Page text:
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A Week at
Looking down the dirty brown river, when I was nine years old, on my own for the first time, after I was dropped off by my mother at the free summer camp for poor kids, I couldn’t tell you what those clumsy oars were for. The current was too strong. I just wanted to stare across the river and spit and watch the spit join the sea where I would never go. We spent the week standing in endless lines, waiting for our turns, watching those foam bubbles ride away—past the boats, past the floats, brown, brown, brown water, deep moving water churning, sun above us burning.
That summer, I wore fuzzy French braids. I still had a gap in my front teeth. I wore a blue, shrunken shirt from some old political campaign. In my head, my mother’s Fernando Ortega CD songs played, her Steven Curtis Chapman and Paul Smith, all those Christian oldies from her music thingie, which I listened to in the car all the time.
Suddenly, there was this rude yanking, yelling, aloneness. At camp, a girl named Jaylin wrestled with her brother over a can of bug spray. I can still see the girls clapping and chanting. I don’t want to go to Mexico no more, more, more. A big fat policeman at my door, door, door. They grabbed me by the collar, they made me pay a dollar. I don’t want to go to Mexico no more, more, more. They played an everlasting ring game, Little Sally Walker. We got string cheese and orange juice in a line three times a day. Our camp counselors were fifteen- and sixteen-year-old girls, who said that if we were thirsty, make a big mouthful of spit and swallow.
We were sprawled on the floor of the cabin, watching a Christian movie about a nine-year-old girl who got killed by a drunk driver. I was shocked. Jaylin cried so hard that she practically turned her eyeballs inside out. I could see the raw redness behind the glassy whites, as she lay there, blankly rubbing them in the darkness.
The girls were all ten and eleven, and I was nine. I looked five, and they didn’t believe my age for a minute. Till I informed them that twenty times three is sixty. Then Jaylin, impressed, picked me up and toted me around the gym, making me spit out math facts to all the kids. My life became a paradox—this shrimpy brown-haired twig of a girl with a big flapping mouth and writing in a journal I’d made myself, with pages tied together and the word PRIVATE. Jaylin started to draw a picture of me. She didn’t have time to finish the face.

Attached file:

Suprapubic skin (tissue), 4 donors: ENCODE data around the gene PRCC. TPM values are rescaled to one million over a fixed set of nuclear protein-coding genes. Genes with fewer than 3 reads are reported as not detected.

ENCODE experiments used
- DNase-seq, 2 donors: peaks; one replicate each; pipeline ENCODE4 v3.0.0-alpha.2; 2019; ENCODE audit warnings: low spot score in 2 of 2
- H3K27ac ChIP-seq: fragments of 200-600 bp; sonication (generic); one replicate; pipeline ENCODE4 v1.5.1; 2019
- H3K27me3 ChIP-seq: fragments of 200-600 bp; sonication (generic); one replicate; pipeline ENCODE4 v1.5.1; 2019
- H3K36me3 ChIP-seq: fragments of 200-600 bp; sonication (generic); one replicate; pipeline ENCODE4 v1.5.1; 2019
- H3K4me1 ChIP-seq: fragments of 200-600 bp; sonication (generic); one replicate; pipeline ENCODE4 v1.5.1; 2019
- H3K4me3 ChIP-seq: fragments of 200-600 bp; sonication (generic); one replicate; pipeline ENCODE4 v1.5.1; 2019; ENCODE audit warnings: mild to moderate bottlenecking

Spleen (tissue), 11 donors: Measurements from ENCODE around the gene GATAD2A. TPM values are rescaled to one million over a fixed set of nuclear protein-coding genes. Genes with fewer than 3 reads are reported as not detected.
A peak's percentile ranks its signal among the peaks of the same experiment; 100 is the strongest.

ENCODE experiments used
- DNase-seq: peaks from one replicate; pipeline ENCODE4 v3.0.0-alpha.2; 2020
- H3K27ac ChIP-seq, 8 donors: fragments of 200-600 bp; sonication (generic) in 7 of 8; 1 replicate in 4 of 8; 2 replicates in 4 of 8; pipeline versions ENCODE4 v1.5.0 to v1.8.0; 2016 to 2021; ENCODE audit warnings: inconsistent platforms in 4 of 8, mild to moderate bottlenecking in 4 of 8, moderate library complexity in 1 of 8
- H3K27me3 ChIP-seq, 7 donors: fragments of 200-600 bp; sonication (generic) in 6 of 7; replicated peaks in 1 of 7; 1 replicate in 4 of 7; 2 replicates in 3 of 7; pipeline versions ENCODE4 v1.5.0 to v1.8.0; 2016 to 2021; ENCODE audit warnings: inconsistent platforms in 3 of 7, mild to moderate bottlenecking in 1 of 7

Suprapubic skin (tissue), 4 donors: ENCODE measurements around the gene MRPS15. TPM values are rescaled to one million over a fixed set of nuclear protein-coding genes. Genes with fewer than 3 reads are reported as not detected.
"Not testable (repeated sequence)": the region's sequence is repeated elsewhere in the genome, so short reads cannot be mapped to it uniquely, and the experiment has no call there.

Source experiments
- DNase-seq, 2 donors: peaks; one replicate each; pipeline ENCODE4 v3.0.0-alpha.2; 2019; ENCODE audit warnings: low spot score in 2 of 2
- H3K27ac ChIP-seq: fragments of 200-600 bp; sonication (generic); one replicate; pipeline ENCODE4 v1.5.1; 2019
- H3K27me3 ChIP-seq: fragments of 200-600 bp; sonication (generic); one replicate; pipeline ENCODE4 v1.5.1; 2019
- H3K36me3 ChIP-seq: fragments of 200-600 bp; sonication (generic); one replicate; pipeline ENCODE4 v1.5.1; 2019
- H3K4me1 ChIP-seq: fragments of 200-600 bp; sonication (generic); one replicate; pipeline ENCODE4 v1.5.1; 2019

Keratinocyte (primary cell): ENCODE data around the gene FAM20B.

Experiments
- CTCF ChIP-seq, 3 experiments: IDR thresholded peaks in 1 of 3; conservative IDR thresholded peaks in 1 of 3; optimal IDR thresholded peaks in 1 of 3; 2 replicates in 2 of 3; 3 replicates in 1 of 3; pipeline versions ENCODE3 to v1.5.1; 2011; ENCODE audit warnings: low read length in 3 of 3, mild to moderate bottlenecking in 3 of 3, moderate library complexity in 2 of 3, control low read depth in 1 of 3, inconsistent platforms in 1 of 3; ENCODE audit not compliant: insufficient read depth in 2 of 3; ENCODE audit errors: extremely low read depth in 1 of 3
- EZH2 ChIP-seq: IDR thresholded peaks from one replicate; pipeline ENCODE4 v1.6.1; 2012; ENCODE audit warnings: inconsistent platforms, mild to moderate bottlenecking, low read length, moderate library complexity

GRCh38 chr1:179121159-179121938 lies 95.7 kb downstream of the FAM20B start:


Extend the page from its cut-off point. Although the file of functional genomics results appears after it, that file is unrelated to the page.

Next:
I felt microscopic, like a creature squirming in a petri dish, too little to run, too weak and wimpy to keep up. The tagalong.
Just like I’d been two years ago, on the Avenue, where Joe and I trash-talked behind the broken fence, taking apart bikes and watching the Ortiz eyes. Lips gaping open, fighting voices, Astroturf and sandboxes, faded mail and beer bottles open in the sun, neighborhood days at the playground, birthday parties. All this ghetto life was not quite memory yet.
In the center of the girls’ tightly curled hairbraids which they worked delicately around their fingers, there was this mystery, like the years that I spent lost in history books, pounding, grounding, sounding in the sun. Their eyes are like windows in my dreams.
We spent a night in a tent in the woods, but we weren’t allowed to tell ghost stories, or space alien stories, either, because this was a Christian camp. Instead, we had to listen to the counselors tell boring stories about how they were converted in college. Jaylin spent the whole time complaining because she wanted more s’mores.
Riding around in the camp van, waiting for my Mommy and brothers, I was with a boy who peeled dead skin from his fingers. When I got home from camp, I wailed because Mommy had cleaned my room. She’d removed the blanket fort I’d pinned to the wall. This seemed like a grievous disappointment to me.
Immediately, my parents left for their weekend trip, leaving my camp-shocked self with the long-necked babysitter. I was told to tell him I could take care of myself, being nine years old and almost grown up. I resented such grown-uppish instructions, and I loudly informed Mr. Babysitter that I was a space alien only masquerading as a little girl named Lydia. He awkwardly humored my whims and welcomed this little freak’s homecoming.
I made the pancakes for breakfast the next morning, and I got a first-degree burn on my hand. But I didn’t tell nobody. My glasses-wearing, shrill teenage brother, and my chin-nudging, autistic brother, both had their own special places to go, and they didn’t know how real it was, this shock of away and home and away and home again.
My mother told me later I hadn’t combed my hair all week at camp. It looked like a rat’s nest. I was just trying to feel my curls.